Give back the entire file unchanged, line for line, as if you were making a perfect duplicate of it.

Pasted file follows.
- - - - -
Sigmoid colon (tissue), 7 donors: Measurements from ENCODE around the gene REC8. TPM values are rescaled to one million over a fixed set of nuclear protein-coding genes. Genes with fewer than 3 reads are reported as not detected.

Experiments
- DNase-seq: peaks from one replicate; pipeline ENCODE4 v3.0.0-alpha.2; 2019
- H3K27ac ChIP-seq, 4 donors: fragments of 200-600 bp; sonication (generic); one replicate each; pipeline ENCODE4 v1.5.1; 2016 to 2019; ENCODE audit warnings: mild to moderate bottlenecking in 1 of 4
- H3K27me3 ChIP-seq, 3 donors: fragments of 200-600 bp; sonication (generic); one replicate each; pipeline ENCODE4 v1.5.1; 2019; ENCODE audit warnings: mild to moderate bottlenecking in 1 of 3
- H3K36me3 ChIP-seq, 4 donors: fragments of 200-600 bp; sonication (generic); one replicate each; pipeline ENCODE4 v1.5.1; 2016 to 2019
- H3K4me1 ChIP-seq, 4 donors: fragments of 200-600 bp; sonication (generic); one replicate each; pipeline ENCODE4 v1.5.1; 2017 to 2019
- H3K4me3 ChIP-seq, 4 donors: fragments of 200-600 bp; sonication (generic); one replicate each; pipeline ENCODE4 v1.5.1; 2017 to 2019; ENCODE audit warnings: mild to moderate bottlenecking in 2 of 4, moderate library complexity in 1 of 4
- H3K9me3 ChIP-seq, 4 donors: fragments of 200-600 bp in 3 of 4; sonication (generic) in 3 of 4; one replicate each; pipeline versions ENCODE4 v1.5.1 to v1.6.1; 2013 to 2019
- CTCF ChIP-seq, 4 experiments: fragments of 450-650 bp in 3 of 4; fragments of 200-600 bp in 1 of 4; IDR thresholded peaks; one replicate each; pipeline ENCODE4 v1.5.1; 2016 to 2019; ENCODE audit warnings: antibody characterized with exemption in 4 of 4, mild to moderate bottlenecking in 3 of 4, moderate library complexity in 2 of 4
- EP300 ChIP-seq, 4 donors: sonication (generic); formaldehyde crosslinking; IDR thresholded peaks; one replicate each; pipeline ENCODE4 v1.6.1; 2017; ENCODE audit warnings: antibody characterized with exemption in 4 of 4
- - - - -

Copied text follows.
Sigmoid colon (tissue), 7 donors: Measurements from ENCODE around the gene REC8. TPM values are rescaled to one million over a fixed set of nuclear protein-coding genes. Genes with fewer than 3 reads are reported as not detected.

Experiments
- DNase-seq: peaks from one replicate; pipeline ENCODE4 v3.0.0-alpha.2; 2019
- H3K27ac ChIP-seq, 4 donors: fragments of 200-600 bp; sonication (generic); one replicate each; pipeline ENCODE4 v1.5.1; 2016 to 2019; ENCODE audit warnings: mild to moderate bottlenecking in 1 of 4
- H3K27me3 ChIP-seq, 3 donors: fragments of 200-600 bp; sonication (generic); one replicate each; pipeline ENCODE4 v1.5.1; 2019; ENCODE audit warnings: mild to moderate bottlenecking in 1 of 3
- H3K36me3 ChIP-seq, 4 donors: fragments of 200-600 bp; sonication (generic); one replicate each; pipeline ENCODE4 v1.5.1; 2016 to 2019
- H3K4me1 ChIP-seq, 4 donors: fragments of 200-600 bp; sonication (generic); one replicate each; pipeline ENCODE4 v1.5.1; 2017 to 2019
- H3K4me3 ChIP-seq, 4 donors: fragments of 200-600 bp; sonication (generic); one replicate each; pipeline ENCODE4 v1.5.1; 2017 to 2019; ENCODE audit warnings: mild to moderate bottlenecking in 2 of 4, moderate library complexity in 1 of 4
- H3K9me3 ChIP-seq, 4 donors: fragments of 200-600 bp in 3 of 4; sonication (generic) in 3 of 4; one replicate each; pipeline versions ENCODE4 v1.5.1 to v1.6.1; 2013 to 2019
- CTCF ChIP-seq, 4 experiments: fragments of 450-650 bp in 3 of 4; fragments of 200-600 bp in 1 of 4; IDR thresholded peaks; one replicate each; pipeline ENCODE4 v1.5.1; 2016 to 2019; ENCODE audit warnings: antibody characterized with exemption in 4 of 4, mild to moderate bottlenecking in 3 of 4, moderate library complexity in 2 of 4
- EP300 ChIP-seq, 4 donors: sonication (generic); formaldehyde crosslinking; IDR thresholded peaks; one replicate each; pipeline ENCODE4 v1.6.1; 2017; ENCODE audit warnings: antibody characterized with exemption in 4 of 4